Love the cover! And the shirtless teasers… 😉
The Problem With Heartache Synopsis:
The problem with heartache is that there’s no one-size-fits-all relief package. You can go to classes; you can try to embrace change. But when you wake up at two in the morning, a smile on your face because you’ve dreamt about the could have—the should have—nothing will console you.
Because seconds later, you remember.
And remembering can rip you apart.
Kate will do anything for her family. It’s why she took the job with Lee. It’s why she’s attempting to forget her pain. But it’s hard to forget, when you’re desperate to hold on. Even if Lee Collins is the perfect package.
Lee will do anything for the ones he cares about. It’s why he hired Kate.
It’s why he keeps his secrets; and it’s why he cannot, will not fall in love. Not with Kate—not with anyone.
The one thing he can’t forgive.
The one thing she can’t forget
Oh, there’s a whole lot of blame and guilt going around in this book. If angst is your thing, you will love The Problem with Heartache for sure (and if you don’t, you’ll want to steer clear). Parts of it stretch credibility–like a nineteen-year-old girl leaving her family and country to work as the tour organizer for a big-time rock band–for the most part it’s not out-and-out impossible to swallow (and that bit at least does fit right in with Lee–Freaking–Collins’s white knight complex, which helps).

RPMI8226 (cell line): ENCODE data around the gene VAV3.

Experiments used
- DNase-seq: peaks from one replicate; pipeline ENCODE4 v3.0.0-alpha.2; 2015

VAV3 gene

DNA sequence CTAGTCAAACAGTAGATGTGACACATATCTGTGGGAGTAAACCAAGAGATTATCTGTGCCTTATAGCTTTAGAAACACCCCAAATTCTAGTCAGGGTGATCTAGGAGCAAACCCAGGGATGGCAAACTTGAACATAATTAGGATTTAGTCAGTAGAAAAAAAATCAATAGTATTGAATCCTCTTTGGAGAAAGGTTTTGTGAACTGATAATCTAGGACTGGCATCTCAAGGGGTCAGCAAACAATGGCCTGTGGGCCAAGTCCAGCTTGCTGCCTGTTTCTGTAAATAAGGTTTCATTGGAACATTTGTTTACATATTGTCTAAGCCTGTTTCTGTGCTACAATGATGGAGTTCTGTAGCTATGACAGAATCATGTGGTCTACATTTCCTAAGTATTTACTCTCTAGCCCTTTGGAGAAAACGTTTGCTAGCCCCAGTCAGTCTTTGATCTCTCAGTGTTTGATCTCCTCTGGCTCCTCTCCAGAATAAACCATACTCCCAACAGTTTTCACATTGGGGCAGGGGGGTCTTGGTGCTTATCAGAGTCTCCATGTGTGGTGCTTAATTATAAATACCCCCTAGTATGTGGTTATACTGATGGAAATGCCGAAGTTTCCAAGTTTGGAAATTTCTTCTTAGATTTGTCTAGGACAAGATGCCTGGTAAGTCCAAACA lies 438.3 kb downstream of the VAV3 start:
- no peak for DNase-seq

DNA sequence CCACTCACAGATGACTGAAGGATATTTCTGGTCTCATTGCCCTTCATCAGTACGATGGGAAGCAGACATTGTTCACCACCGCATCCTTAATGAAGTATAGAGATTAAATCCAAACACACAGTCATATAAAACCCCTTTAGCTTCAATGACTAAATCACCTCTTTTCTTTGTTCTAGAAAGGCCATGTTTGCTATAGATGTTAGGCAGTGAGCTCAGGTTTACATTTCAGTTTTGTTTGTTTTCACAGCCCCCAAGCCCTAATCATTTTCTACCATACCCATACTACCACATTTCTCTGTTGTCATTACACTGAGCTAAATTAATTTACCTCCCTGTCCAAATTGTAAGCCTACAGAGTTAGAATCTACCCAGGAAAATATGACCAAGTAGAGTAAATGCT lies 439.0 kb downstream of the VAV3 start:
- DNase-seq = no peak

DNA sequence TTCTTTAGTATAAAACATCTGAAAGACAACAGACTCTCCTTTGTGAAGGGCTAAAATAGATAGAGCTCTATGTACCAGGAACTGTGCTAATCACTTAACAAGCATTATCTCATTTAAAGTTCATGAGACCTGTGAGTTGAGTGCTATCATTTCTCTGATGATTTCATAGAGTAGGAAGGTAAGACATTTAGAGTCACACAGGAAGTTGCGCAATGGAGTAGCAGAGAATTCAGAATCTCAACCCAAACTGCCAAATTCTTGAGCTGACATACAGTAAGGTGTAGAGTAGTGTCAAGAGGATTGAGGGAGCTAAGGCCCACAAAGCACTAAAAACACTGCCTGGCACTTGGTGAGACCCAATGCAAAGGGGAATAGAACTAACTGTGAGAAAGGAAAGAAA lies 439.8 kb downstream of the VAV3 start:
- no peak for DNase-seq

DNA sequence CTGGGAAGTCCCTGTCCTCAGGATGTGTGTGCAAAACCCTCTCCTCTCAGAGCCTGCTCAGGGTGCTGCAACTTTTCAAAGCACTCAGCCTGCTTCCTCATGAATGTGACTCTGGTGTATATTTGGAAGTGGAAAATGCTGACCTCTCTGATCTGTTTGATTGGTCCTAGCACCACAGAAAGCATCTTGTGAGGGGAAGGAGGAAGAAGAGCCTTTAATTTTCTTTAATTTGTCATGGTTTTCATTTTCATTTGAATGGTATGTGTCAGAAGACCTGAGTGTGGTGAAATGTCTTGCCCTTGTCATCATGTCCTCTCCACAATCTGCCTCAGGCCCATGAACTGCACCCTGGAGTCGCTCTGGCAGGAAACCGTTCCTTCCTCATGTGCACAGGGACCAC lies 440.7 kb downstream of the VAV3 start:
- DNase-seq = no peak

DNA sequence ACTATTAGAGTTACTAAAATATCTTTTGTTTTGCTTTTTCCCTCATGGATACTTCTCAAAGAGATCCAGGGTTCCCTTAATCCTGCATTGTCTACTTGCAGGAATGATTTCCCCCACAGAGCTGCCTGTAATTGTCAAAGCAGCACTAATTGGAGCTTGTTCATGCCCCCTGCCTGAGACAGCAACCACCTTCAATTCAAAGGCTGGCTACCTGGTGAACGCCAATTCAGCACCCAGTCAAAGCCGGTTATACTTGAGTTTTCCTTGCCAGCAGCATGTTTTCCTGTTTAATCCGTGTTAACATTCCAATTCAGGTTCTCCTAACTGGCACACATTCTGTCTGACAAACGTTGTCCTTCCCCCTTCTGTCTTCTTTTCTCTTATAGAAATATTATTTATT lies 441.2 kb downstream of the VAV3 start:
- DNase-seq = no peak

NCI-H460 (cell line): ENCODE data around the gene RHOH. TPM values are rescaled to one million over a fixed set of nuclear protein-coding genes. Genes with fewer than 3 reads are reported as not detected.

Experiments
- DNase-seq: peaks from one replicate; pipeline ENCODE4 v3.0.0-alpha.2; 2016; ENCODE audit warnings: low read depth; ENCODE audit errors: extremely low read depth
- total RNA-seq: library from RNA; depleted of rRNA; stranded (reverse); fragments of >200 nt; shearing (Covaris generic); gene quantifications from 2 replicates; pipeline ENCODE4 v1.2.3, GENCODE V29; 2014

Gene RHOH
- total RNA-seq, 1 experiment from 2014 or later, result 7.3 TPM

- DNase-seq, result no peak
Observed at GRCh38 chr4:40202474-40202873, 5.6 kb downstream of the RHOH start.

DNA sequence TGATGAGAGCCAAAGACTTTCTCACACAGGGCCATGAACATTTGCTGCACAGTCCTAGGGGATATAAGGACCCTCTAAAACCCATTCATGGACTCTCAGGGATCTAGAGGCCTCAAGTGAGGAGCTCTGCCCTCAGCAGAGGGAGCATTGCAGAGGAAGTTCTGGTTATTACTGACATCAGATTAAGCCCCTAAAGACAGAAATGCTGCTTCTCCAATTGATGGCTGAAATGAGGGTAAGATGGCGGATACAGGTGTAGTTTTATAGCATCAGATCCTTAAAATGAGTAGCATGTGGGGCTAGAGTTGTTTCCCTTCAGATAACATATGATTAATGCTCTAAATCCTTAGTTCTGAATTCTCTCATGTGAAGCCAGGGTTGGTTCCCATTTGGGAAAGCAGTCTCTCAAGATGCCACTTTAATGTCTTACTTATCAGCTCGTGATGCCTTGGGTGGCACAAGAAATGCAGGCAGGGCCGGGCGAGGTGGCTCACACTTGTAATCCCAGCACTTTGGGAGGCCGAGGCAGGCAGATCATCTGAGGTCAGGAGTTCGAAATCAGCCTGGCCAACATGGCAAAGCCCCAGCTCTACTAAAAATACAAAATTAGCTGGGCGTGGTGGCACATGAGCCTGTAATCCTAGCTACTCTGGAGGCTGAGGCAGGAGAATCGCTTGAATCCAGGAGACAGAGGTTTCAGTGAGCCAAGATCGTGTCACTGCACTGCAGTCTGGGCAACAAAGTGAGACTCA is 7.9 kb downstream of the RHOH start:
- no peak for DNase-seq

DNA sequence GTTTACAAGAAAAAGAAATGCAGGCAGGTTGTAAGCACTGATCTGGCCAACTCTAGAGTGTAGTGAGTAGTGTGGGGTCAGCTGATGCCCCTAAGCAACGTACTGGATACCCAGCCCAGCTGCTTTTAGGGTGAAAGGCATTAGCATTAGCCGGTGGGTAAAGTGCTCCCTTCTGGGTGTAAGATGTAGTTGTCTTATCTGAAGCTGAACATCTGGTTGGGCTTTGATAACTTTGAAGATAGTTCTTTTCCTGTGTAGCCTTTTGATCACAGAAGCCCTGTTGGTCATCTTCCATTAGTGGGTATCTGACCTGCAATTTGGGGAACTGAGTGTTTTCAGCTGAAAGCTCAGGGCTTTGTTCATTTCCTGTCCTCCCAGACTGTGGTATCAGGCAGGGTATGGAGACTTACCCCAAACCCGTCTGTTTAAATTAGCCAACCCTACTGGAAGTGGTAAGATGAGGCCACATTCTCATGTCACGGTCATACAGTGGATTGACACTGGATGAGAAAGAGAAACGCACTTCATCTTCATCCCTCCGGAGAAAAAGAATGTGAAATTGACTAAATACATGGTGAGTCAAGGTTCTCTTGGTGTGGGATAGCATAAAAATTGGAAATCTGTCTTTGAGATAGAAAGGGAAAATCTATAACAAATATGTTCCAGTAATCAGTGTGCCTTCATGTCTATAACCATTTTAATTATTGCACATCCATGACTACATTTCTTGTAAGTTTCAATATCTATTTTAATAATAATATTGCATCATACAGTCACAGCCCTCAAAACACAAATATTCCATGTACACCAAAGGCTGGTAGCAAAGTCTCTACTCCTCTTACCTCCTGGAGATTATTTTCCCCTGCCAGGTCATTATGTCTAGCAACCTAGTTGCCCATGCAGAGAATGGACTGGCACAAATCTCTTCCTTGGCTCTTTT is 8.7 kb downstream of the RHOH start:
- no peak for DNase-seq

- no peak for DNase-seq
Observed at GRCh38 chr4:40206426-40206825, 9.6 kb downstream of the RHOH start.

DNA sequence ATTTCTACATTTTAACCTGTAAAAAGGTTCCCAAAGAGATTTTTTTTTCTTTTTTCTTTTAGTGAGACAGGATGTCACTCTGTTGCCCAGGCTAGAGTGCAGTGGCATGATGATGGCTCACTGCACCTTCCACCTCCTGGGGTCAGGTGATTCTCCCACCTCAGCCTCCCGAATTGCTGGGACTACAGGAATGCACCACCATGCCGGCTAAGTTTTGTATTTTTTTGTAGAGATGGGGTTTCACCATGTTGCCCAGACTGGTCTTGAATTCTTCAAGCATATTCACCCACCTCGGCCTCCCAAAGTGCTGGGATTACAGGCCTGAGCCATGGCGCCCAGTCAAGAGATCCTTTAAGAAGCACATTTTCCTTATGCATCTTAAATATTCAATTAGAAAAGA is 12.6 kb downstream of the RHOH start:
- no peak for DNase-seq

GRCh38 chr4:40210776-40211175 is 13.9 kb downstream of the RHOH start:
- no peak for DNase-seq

I liked that Lee and Kate’s romance was a slow-moving one, since they both had so much individual stuff to work through. Neither one would have been able to jump right into a real relationship at the beginning. They needed to develop a friendship first, and to that end I absolutely loved the notes they wrote back and forth throughout the novel. Those were some of my favorite bits of the whole book.
Ms. McKellar’s portrayal of grief (Kate’s boyfriend has recently died) was spot on.
Six months might have passed, but the ache hadn’t lessened. And I didn’t know that I wanted it to. Because if the pain went away, it would mean I was forgetting. And that would cut far deeper than loss.
She moved through it in a realistic time frame, without resorting to any quick or magical fixes. In the end Lee’s issues were resolved a bit quickly, but since his were a little flimsier, that was okay too.
Oh, and if you’ve read the other series books, I think something that happens near the end will make you very happy. 🙂
Though it’s a bit heavy on the melodrama at times, The Problem with Heartache is a good story that does a stellar job of showing what it’s like to live through grief. I hadn’t read the first two books in the series ( The Problem with Crazy and Eleven Weeks), so I was missing some backstory, but it didn’t significantly affect my enjoyment of the novel. Yes, I would have known what was going on faster in some instances, but overall we get enough background to follow along just fine.
Rating: 4 stars / B+
I received a complimentary copy in exchange for an honest review.
Lauren McKellar Bio:
Lauren K. McKellar is an author and editor. Her debut novel, Finding Home, was released through Escape Publishing on October 1, 2013, and her second release, NA Contemporary Romance The Problem With Crazy, is self-published, and is available now. She loves books that evoke emotion, and hope hers make you feel.
Lauren lives by the beach in Australia with her husband and their two dogs. Most of the time, all three of them are well behaved.